all living beings are all together kept in his mere thought and 
cannot be found anywhere else, he, however low in intellect, can 
certainly attain at enlightenment in his present life. If this man 
of low intellect can attain at enligntenment, why can not it be at- 
tained at by any one who has higher .intellect ? If it be so with 
him, it is still more so with one who is possessed of highest 
intellect. Since the life-long taught doctrines of Sakyamuni are 
those which make the nature of " a living being " their basis to 
stand upon, any one who can understand his own nature is called 
Buddha, and any one who cannot understand his own nature is 
called vulgar person." 

Sakyamuni advanced with one step from the state of a human 
being to that of Buddha and brought forth thousand ever-lasting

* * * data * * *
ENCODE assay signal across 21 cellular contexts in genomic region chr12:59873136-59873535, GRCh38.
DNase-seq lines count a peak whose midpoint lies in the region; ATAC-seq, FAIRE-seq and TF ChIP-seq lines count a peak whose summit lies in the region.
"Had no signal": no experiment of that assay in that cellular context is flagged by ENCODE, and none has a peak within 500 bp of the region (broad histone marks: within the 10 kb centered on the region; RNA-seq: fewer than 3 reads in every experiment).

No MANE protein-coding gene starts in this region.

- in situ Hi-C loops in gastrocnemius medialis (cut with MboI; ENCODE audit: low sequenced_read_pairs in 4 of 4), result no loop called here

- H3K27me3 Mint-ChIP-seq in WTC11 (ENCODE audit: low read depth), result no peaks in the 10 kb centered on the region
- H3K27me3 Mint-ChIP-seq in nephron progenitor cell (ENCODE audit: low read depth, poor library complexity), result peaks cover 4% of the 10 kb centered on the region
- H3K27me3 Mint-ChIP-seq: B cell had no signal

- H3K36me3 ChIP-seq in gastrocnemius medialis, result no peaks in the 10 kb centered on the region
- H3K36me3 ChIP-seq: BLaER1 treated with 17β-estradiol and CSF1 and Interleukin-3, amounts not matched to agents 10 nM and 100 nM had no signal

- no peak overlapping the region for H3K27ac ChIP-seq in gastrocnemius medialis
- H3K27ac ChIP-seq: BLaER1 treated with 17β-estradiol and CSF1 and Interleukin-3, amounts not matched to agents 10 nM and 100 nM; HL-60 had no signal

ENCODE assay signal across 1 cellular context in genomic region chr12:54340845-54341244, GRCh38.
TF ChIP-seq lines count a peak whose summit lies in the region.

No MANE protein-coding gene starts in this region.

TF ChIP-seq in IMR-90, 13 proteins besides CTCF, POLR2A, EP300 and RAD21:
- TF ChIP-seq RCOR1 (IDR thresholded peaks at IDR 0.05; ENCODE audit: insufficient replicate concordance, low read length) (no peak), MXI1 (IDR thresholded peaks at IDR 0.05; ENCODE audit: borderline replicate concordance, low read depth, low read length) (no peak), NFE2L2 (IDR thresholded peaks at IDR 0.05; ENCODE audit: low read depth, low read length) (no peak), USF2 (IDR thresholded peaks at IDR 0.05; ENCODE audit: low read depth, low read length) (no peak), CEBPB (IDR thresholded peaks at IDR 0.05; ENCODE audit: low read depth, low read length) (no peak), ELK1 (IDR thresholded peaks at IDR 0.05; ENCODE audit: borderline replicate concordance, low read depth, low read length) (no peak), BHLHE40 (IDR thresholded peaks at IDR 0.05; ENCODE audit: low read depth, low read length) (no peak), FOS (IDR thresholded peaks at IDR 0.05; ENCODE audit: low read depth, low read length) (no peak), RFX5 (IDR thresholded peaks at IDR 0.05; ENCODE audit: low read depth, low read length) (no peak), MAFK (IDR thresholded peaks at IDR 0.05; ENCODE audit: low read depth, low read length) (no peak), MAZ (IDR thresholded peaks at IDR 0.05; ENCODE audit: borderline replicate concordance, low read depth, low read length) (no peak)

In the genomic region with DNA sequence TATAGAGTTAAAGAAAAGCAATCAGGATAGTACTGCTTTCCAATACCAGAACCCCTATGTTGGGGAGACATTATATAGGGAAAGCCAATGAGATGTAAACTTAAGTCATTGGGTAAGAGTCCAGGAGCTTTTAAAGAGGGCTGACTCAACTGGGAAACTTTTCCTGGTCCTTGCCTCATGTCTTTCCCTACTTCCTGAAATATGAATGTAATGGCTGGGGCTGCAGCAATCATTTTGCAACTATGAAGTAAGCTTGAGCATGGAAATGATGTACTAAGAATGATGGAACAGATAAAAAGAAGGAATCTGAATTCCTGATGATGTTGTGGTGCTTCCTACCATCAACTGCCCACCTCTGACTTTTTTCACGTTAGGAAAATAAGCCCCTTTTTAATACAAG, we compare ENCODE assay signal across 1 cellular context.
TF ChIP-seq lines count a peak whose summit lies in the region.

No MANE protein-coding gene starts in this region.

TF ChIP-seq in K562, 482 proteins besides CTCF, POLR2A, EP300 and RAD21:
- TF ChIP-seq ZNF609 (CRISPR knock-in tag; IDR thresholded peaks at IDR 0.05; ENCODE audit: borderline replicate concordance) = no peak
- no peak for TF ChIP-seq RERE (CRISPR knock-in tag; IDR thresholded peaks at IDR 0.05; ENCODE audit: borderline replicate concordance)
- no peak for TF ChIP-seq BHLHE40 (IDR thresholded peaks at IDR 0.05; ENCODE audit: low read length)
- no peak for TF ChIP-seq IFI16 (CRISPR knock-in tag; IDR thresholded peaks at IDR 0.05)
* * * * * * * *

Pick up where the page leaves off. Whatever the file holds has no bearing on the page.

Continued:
blessings upon this world. Nichiren also advanced with one step 
from the state of a human being to that of a Bodhisattva or wise 
being which is only one stage below that of a Buddha. He be- 
coming a Bodhisattva made a great mission, the influence of which 
has continued without any loss for about seven hundred years. 
It is not difficult for any one to become a Bodhisattva or a Buddha. 
Though it is generally regarded as a difficult matter that women 



14 OUTLINES OF THE DOCTRINE 

become Buddhas, a female Dragon is said to have become a 
Buddha. If a female Dragon could become a Buddha, why can 
we say that women cannot become Buddhas at all ? Deva-datta 
became a Buddha inspite of his infernal character. If he became 
a Buddha why can not another man become a Buddha ? That 
Nichiren became enlightened shows that even the vulgar people 
of the Last Days of the Law can get free from all evils and be- 
come Buddhas. To attempt to be a Nichiren and a Sakyamuni 
ought to be the first motive of any one who believes in the 
doctrine of our Sect and stretches his self-reliance as much as